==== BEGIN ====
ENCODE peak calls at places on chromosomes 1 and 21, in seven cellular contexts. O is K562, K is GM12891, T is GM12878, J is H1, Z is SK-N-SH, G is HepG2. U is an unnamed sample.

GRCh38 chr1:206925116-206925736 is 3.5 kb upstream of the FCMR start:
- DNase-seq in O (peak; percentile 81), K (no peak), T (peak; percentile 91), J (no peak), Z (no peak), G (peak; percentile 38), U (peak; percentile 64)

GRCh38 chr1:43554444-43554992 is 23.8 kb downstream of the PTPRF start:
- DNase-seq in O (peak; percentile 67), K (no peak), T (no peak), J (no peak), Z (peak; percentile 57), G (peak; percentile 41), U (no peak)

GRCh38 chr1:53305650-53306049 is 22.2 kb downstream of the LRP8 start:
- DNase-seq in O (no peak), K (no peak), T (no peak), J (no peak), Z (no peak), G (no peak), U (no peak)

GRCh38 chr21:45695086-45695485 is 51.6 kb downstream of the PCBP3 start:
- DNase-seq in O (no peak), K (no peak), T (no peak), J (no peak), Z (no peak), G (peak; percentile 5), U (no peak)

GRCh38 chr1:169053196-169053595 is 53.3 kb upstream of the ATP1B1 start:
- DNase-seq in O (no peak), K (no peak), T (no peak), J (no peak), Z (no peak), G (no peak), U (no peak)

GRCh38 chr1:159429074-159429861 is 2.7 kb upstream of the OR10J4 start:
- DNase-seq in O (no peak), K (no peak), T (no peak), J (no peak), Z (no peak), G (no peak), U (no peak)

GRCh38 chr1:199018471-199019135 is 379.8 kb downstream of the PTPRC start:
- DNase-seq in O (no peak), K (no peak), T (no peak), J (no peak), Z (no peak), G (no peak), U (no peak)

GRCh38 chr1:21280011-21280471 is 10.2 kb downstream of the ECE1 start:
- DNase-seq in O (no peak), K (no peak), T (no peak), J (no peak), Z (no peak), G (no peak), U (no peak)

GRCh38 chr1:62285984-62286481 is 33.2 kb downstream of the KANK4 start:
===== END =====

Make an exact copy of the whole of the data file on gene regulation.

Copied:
ENCODE peak calls at places on chromosomes 1 and 21, in seven cellular contexts. O is K562, K is GM12891, T is GM12878, J is H1, Z is SK-N-SH, G is HepG2. U is an unnamed sample.

GRCh38 chr1:206925116-206925736 is 3.5 kb upstream of the FCMR start:
- DNase-seq in O (peak; percentile 81), K (no peak), T (peak; percentile 91), J (no peak), Z (no peak), G (peak; percentile 38), U (peak; percentile 64)

GRCh38 chr1:43554444-43554992 is 23.8 kb downstream of the PTPRF start:
- DNase-seq in O (peak; percentile 67), K (no peak), T (no peak), J (no peak), Z (peak; percentile 57), G (peak; percentile 41), U (no peak)

GRCh38 chr1:53305650-53306049 is 22.2 kb downstream of the LRP8 start:
- DNase-seq in O (no peak), K (no peak), T (no peak), J (no peak), Z (no peak), G (no peak), U (no peak)

GRCh38 chr21:45695086-45695485 is 51.6 kb downstream of the PCBP3 start:
- DNase-seq in O (no peak), K (no peak), T (no peak), J (no peak), Z (no peak), G (peak; percentile 5), U (no peak)

GRCh38 chr1:169053196-169053595 is 53.3 kb upstream of the ATP1B1 start:
- DNase-seq in O (no peak), K (no peak), T (no peak), J (no peak), Z (no peak), G (no peak), U (no peak)

GRCh38 chr1:159429074-159429861 is 2.7 kb upstream of the OR10J4 start:
- DNase-seq in O (no peak), K (no peak), T (no peak), J (no peak), Z (no peak), G (no peak), U (no peak)

GRCh38 chr1:199018471-199019135 is 379.8 kb downstream of the PTPRC start:
- DNase-seq in O (no peak), K (no peak), T (no peak), J (no peak), Z (no peak), G (no peak), U (no peak)

GRCh38 chr1:21280011-21280471 is 10.2 kb downstream of the ECE1 start:
- DNase-seq in O (no peak), K (no peak), T (no peak), J (no peak), Z (no peak), G (no peak), U (no peak)

GRCh38 chr1:62285984-62286481 is 33.2 kb downstream of the KANK4 start: